Excerpted from Myths and Mysteries of the Great War in the Air, Part 2 by O’Brien Browne. Published in World War One Illustrated #2, Summer 2014. This issue is still available for purchase here. This issue also included an introductory game: Assassination in Sarajevo that you can play solitaire. Read more about the other issues of WWOI and our projects here. Help us to preserve the stories of this critical period of history. Here’s how.


Red BaronMost myths of the Great War in the air center on Manfred Freiherr von Richthofen, Germany’s famous “Red Baron.” Among the most persistent:

  • He had all his aircraft painted red.
  • He flew a triplane with a white cowling and white wheel hubs.
  • He was secretly married.
  • He disliked women.
  • He was homosexual.
  • He was a terrible pilot.
  • He was cold and cruel.
  • He flew airplanes custom made for him.

All of this is rumor or simply wrong.

Who Shot Down the Red Baron?

Various reports stated that Richthofen was 24, 25 or 26 when killed. He was born on May 2, 1892 and killed on 21 April 1918. He was 25 when he died.

About the controversy still raging over who shot him down—pilot Roy Brown or Australian infantrymen— we will never know for sure and it is therefore incorrect to claim one or the other with certainty.

Submarine B.11

Excerpted from British Success in the Dardanelles: Submarines Score Victories in the Gallipoli Campaign, by Captain Richard F. Church, USN. Published in World War One Illustrated #2, Summer 2014. This issue is still available for purchase here. This issue also included an introductory game: Assassination in Sarajevo! that can play solitaire. Read more about the other issues of WWOI and our projects here. Help us to preserve the stories of this critical period of history. Here’s how.


Submarine B.11

By Source (WP:NFCC#4), Fair use, https://en.wikipedia.org/w/index.php?curid=46942933

The British submarines in the Gallipoli campaign consisted of three 1904-built B-class boats, They were gasoline powered, with very limited range of action. Despite these shortcomings and that the Strait’s defenses presented a formidable obstacle, B.11 was to penetrate the Strait on December, 13 1914. Lieutenant Norman Douglas Holbrook would be in command. Holbrook had to contend with uncharted shoals, strong currents, minefields, shore batteries and a massive anti-submarine net across the main shipping channel. They selected B.11 for the attempt for two reasons. Holbrook was the most experienced of the three British sub commanders, and B.11 had just completed a battery overhaul.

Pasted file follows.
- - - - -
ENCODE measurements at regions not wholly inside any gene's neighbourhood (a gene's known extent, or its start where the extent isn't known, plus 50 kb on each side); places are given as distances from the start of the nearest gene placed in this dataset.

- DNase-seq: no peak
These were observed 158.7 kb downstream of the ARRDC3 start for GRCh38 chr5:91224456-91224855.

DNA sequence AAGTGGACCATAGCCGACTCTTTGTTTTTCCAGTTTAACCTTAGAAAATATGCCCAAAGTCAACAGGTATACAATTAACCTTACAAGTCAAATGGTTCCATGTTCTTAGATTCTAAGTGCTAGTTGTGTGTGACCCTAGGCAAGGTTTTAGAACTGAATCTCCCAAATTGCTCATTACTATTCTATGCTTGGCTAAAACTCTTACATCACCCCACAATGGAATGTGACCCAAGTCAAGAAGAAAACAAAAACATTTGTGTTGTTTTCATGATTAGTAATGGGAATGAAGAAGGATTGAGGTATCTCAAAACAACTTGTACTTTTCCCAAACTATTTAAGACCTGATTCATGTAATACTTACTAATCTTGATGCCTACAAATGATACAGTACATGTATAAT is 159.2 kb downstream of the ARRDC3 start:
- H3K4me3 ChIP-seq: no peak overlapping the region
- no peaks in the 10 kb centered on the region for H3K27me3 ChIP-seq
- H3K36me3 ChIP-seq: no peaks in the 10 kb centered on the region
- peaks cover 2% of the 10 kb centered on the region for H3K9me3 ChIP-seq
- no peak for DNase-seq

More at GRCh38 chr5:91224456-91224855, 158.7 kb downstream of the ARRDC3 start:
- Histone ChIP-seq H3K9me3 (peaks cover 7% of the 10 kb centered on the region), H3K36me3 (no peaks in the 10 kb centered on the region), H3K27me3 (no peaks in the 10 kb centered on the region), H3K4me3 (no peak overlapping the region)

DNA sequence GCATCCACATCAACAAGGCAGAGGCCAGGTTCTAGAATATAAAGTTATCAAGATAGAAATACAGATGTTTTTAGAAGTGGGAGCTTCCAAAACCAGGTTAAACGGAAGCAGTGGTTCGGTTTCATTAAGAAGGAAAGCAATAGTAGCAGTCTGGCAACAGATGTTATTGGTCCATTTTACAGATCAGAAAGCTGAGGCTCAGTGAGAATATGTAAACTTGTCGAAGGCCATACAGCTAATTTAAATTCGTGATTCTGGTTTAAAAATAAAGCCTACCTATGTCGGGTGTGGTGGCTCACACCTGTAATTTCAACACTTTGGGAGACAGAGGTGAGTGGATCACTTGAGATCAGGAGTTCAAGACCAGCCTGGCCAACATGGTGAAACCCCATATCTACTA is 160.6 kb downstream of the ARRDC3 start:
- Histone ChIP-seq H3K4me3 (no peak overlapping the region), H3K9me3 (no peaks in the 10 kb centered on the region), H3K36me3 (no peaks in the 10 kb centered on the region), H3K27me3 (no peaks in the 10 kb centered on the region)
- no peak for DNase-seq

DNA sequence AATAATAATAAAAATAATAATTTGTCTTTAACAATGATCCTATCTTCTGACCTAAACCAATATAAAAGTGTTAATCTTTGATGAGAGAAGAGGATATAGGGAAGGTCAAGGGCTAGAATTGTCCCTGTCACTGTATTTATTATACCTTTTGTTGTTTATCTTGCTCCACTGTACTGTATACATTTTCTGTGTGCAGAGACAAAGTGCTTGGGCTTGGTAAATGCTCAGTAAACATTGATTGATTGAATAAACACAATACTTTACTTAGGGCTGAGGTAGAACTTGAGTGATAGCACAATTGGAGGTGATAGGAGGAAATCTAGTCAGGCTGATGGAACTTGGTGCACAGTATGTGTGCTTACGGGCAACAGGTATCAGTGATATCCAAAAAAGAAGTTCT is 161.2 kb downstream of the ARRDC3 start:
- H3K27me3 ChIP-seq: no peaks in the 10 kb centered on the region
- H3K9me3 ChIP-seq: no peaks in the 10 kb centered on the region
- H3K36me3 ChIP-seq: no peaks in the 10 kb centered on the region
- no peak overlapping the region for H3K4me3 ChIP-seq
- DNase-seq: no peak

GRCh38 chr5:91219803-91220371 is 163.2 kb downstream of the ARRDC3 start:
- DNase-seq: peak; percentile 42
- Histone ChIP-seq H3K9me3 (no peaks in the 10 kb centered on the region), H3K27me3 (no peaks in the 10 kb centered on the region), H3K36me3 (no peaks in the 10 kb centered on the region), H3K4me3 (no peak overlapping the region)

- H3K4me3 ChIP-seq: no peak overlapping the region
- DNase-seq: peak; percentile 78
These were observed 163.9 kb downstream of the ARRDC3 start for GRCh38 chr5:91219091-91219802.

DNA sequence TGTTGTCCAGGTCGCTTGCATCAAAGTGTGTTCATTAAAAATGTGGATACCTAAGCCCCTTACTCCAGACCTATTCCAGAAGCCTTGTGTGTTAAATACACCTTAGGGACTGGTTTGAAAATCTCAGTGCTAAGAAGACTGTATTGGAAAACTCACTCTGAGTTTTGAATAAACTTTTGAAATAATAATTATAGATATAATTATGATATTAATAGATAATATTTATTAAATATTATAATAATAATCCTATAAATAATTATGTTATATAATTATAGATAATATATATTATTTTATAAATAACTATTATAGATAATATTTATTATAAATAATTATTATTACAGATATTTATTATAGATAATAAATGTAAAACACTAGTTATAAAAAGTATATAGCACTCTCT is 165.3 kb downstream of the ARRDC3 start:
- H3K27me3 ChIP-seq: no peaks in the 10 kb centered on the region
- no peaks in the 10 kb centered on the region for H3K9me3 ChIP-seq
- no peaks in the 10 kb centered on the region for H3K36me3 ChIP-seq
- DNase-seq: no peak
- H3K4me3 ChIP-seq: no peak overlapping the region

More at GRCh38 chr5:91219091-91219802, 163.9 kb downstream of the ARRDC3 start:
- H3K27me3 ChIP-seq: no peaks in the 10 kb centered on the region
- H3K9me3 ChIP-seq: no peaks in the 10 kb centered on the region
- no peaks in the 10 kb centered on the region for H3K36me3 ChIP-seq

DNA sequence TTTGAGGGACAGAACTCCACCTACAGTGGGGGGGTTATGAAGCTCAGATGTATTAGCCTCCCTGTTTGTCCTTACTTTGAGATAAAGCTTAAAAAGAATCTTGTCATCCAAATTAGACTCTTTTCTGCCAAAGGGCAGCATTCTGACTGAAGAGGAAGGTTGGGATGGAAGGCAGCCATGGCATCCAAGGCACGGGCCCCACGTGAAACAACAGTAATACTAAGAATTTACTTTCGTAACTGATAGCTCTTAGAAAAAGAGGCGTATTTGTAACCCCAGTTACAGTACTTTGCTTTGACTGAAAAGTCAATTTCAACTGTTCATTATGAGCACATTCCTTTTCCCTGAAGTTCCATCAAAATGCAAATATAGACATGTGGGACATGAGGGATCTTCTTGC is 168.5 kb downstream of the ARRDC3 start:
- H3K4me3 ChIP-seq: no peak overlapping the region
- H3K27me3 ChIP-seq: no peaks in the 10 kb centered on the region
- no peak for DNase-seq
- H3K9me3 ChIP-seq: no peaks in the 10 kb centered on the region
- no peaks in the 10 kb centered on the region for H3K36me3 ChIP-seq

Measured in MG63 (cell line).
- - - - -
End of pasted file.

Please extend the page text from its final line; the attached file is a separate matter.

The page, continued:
Underway at 0400 on the 13th, B.11 headed for an area about one mile south of Canakkale (also known as Chanak.) Turkish warships were known to anchor in a defensive posture to protect the Strait. B.11 submerged and tried to stay close to the western side of the channel but a southerly current and shoals hindered her progress. Holbrook’s voyage brought him under and through the minefield in about five hours. Coming to periscope depth he discovered he was in Sari Sighiar Bay opposite Canakkale. Amazingly, he was less than a mile from the anchored Turkish battleship, the Mesudiye.

Holbrook skillfully maneuvered B.11 into a firing position only 800 yards from the Mesudiye. Fighting the strong currents, he fired one torpedo and was rewarded by a loud thump. The periscope confirmed the hit. As the Turkish ship began settling by the stern, it fired its guns that could bear on the B.11’s periscope.

B.11’s Daring Escape

Holbrook turned B.11 south, heading down the Strait. The slowly sinking Mesudiye’s guns continued firing, and the Turkish shore batteries joined in. The loss of the ship’s compass and a badly fogged periscope impaired the B.11’s steering. Navigating by dead reckoning, Holbrook ran aground, exposing the ship’s conning tower to the Turkish fire.

Pushing the electric motors to full power, he was able to free B.11 from almost certain destruction. Despite splashes from near misses, Holbrook navigated the final distance to the open sea using the small portholes in the exposed conning tower. Holbrook’s exploit captured the imagination of the British Empire and he became the first submarine officer (and first British naval officer) in World War One to receive the Victoria Cross (VC), Great Britain’s highest military award.

In the frenzy of anti-German sentiment, the Australian town of Germantown was renamed Holbrook and a replica of Holbrook’s VC and a scale model of a B-class submarine are displayed in the city.

The Vanishing Hero and the Revenge that Never Happened